Familiarity‐ The reading act is not a phonetic one. We assume that the audience reads through the same methodology by which they read all type – pattern recognition. For example, the sentence “The dog is red” may take relatively little time to comprehend not just because of the simplicity of the words but also their familiarity to audience members. This of course, assumes the audience is able to read! When designing media for children, the designer must take great care to craft the experience for an audience that still relies on phoneticism to reach comprehension. Additionally, a word is formed in the mind, and designers must make educated guesses about vocabulary level. This creates some interesting and seemingly counterintuitive scenarios. For example, an audience may take less time to comprehend the made‐up and all together absurdly long word “supercalifragilisticexpialidocious” because of their familiarity with the word versus shorter words that they are less familiar with, such as “Transcendentalism”.

Cutural‐ Familiarity is created through time in a society, and the act of reading is intensely cultural. This is one reason designers who are non‐native speakers find animating type in a second language so difficult. The time to comprehension is not a scientific maxim, but rather made up of thousands of free associations and cultural signifiers. For American audiences, the time to comprehension when reading “Mickey Mouse” will be significantly shorter then “Totoro” or “Tintin” even though the latter two take less time to read mechanically.

Believe it or not, this list of factors in which the duration of type should hold on screen comes before the designer has applied any styling or any composition principles, so there are a litany of other considerations. Through the use of scale, weight, texture, color, position, repetition and more, the designer can impact or account for many of these factors. Common examples might be styling type in all capital letters as opposed to lower case, changing color to address contrast, or weighting certain terms for emphasis or to aid with legibility, readability, and eye flow.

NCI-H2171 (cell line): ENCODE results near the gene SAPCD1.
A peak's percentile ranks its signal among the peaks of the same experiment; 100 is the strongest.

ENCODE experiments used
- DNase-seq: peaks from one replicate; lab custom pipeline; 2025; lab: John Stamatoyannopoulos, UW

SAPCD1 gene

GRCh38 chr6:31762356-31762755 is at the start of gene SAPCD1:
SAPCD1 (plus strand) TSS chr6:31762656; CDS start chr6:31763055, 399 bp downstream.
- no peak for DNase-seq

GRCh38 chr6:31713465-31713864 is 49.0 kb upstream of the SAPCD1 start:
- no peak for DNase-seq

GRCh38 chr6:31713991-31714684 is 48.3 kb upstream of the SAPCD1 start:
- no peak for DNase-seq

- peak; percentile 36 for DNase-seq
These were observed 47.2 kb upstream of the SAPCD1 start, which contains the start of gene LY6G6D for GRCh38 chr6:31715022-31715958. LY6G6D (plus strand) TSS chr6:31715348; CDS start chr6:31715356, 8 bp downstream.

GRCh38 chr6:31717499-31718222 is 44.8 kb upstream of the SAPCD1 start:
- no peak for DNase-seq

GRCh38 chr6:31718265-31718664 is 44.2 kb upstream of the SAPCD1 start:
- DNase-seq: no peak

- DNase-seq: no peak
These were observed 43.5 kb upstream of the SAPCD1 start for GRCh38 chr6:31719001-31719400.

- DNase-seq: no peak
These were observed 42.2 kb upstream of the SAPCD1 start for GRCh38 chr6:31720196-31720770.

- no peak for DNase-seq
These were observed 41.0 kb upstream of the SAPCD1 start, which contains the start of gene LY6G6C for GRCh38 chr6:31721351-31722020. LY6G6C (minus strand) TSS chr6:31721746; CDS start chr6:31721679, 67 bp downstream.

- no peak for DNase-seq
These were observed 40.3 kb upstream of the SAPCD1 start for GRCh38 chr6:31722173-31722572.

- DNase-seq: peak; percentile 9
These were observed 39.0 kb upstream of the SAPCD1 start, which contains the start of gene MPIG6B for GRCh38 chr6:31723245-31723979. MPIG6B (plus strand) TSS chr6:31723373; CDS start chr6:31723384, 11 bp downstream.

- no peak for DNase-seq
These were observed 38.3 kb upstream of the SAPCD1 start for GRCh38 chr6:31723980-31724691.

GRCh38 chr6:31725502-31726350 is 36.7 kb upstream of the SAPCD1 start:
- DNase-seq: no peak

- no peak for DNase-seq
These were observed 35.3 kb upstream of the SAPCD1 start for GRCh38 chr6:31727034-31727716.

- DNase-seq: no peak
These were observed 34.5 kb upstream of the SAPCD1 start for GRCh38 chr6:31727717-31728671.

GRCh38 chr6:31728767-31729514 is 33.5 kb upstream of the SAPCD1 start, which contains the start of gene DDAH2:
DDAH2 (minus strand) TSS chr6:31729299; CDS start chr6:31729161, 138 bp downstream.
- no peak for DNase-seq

Legibility is the simple act of each individual character or glyph being distinguishable from all other characters in the font. This is separate from the relative readability of type, which is the presentation of textual material in order to communicate meaning. While legibility is relatively more straightforward to adjust and evaluate in a somewhat scientific manor, creating type that is readable includes factors that are situational, personal, and subjective.

Many motion artists and other producers or art directors work for years with rituals, rules, and maxims for how long type should be held in duration on screen, when in reality it is far more complex an issue. When factors such as cultural assumptions are ignored wholesale by content creators who may be a homogenized bunch, the message suffers.

Ignoring the recipients of the design is to do disservice to the message – and the audience.